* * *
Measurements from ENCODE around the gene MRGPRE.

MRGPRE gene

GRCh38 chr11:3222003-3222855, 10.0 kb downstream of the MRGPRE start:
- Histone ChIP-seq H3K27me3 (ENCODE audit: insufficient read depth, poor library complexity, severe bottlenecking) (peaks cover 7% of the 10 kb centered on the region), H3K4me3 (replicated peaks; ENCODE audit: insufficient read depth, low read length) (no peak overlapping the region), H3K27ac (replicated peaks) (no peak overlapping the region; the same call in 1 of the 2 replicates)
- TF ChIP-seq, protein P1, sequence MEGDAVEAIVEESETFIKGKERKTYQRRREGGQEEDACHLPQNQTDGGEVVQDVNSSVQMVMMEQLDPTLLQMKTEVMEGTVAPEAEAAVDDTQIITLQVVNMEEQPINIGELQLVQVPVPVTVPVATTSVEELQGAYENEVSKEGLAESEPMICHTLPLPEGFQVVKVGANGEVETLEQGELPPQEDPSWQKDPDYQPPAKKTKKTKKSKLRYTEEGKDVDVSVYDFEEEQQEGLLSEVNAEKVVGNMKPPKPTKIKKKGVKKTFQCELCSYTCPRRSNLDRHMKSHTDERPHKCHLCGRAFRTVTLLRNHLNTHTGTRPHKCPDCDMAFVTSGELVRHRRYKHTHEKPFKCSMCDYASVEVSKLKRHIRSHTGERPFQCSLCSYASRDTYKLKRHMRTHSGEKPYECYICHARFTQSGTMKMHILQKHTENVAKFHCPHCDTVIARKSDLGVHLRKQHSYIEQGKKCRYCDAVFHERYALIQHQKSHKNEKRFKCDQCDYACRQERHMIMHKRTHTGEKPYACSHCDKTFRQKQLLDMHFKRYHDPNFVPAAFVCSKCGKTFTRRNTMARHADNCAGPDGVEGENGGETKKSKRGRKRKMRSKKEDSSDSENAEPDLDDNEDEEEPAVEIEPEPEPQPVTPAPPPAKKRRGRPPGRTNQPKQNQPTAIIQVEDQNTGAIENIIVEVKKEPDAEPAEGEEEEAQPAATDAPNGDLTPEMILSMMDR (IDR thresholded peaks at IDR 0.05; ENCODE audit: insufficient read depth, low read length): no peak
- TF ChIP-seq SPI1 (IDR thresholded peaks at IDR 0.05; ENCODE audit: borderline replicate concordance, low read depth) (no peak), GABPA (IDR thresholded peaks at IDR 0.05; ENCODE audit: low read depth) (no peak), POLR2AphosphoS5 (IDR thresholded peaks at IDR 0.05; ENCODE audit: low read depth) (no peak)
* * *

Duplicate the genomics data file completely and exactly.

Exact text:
Measurements from ENCODE around the gene MRGPRE.

MRGPRE gene

GRCh38 chr11:3222003-3222855, 10.0 kb downstream of the MRGPRE start:
- Histone ChIP-seq H3K27me3 (ENCODE audit: insufficient read depth, poor library complexity, severe bottlenecking) (peaks cover 7% of the 10 kb centered on the region), H3K4me3 (replicated peaks; ENCODE audit: insufficient read depth, low read length) (no peak overlapping the region), H3K27ac (replicated peaks) (no peak overlapping the region; the same call in 1 of the 2 replicates)
- TF ChIP-seq, protein P1, sequence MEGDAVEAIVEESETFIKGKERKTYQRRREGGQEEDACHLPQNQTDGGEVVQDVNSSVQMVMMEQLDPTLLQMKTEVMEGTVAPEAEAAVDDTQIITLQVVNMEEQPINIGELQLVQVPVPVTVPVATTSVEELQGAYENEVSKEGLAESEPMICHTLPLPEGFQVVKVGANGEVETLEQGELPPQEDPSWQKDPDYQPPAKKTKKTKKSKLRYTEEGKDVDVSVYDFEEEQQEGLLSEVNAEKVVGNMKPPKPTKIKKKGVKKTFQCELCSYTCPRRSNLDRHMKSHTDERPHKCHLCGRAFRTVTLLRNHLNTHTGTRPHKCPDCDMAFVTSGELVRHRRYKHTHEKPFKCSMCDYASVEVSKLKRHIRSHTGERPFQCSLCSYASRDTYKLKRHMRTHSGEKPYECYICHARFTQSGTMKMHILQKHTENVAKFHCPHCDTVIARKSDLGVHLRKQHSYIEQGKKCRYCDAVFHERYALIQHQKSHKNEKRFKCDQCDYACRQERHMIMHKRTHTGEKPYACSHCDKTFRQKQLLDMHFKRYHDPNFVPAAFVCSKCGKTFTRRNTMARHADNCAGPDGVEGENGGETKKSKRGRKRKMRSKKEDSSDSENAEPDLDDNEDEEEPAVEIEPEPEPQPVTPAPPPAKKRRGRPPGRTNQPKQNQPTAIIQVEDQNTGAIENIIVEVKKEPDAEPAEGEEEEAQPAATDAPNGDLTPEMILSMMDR (IDR thresholded peaks at IDR 0.05; ENCODE audit: insufficient read depth, low read length): no peak
- TF ChIP-seq SPI1 (IDR thresholded peaks at IDR 0.05; ENCODE audit: borderline replicate concordance, low read depth) (no peak), GABPA (IDR thresholded peaks at IDR 0.05; ENCODE audit: low read depth) (no peak), POLR2AphosphoS5 (IDR thresholded peaks at IDR 0.05; ENCODE audit: low read depth) (no peak)